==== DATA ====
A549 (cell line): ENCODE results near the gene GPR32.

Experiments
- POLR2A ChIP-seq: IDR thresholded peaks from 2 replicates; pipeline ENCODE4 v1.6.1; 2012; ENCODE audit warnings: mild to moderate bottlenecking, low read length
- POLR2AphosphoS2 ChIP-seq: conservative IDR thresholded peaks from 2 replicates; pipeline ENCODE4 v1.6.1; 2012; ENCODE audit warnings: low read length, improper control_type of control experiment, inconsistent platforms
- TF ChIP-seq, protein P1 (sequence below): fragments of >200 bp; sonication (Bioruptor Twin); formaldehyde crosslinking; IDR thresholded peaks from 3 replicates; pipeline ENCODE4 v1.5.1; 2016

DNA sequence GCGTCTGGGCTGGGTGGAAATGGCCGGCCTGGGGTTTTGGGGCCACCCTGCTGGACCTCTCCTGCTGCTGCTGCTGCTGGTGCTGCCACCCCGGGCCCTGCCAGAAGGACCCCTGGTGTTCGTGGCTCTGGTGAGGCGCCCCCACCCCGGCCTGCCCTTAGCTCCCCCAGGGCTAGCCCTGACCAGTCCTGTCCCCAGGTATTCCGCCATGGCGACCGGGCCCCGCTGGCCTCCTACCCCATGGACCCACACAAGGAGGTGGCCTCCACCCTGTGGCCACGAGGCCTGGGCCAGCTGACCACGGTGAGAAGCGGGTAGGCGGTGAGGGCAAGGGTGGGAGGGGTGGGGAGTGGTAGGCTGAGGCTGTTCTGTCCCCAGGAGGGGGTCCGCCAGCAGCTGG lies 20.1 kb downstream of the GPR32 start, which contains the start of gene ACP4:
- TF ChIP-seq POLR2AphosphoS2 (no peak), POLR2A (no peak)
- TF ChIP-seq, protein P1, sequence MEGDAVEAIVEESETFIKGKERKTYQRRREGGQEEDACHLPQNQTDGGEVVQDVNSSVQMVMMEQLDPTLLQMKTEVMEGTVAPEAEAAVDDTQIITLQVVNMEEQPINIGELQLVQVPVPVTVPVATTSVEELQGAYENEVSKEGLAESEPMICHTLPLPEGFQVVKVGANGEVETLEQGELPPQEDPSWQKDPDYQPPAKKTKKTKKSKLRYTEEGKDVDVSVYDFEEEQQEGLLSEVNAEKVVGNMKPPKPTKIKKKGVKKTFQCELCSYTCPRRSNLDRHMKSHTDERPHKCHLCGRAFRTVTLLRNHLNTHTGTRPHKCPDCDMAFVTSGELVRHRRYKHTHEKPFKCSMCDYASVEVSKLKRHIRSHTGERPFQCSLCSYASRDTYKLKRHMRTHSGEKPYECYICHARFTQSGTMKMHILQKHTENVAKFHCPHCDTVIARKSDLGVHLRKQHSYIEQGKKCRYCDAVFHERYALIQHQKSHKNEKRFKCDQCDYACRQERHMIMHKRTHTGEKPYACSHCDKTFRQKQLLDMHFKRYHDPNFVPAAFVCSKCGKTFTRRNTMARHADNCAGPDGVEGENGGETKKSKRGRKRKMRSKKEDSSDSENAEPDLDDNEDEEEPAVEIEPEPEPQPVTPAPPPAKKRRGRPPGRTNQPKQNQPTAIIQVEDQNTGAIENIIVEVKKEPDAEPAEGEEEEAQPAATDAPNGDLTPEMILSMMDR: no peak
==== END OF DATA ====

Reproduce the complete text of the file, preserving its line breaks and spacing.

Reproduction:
A549 (cell line): ENCODE results near the gene GPR32.

Experiments
- POLR2A ChIP-seq: IDR thresholded peaks from 2 replicates; pipeline ENCODE4 v1.6.1; 2012; ENCODE audit warnings: mild to moderate bottlenecking, low read length
- POLR2AphosphoS2 ChIP-seq: conservative IDR thresholded peaks from 2 replicates; pipeline ENCODE4 v1.6.1; 2012; ENCODE audit warnings: low read length, improper control_type of control experiment, inconsistent platforms
- TF ChIP-seq, protein P1 (sequence below): fragments of >200 bp; sonication (Bioruptor Twin); formaldehyde crosslinking; IDR thresholded peaks from 3 replicates; pipeline ENCODE4 v1.5.1; 2016

DNA sequence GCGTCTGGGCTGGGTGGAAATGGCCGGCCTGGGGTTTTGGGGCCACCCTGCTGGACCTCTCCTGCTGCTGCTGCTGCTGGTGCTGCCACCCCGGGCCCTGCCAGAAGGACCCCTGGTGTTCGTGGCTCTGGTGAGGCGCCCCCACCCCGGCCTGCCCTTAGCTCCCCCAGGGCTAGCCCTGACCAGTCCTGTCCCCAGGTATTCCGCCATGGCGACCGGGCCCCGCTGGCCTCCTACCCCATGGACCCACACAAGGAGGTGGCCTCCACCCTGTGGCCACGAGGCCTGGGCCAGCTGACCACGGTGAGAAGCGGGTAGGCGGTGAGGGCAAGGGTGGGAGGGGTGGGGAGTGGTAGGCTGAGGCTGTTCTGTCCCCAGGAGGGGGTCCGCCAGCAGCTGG lies 20.1 kb downstream of the GPR32 start, which contains the start of gene ACP4:
- TF ChIP-seq POLR2AphosphoS2 (no peak), POLR2A (no peak)
- TF ChIP-seq, protein P1, sequence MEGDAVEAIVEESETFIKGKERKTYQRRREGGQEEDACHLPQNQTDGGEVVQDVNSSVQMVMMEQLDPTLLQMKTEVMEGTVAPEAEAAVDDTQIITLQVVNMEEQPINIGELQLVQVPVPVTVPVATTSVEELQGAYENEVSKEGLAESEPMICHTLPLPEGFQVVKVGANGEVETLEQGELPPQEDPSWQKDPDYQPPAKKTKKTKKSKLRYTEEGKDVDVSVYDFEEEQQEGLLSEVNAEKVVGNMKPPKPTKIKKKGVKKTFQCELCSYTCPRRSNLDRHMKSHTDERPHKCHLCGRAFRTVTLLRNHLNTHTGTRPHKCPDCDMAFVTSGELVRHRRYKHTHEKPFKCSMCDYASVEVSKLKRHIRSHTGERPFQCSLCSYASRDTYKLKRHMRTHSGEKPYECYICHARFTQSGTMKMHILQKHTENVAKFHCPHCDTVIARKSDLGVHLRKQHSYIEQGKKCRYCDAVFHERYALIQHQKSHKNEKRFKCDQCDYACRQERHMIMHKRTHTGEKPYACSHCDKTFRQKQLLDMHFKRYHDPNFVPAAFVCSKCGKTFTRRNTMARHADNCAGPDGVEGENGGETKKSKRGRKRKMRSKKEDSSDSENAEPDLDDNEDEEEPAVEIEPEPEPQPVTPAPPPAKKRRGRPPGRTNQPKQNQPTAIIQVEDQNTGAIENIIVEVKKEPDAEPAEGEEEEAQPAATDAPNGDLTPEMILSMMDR: no peak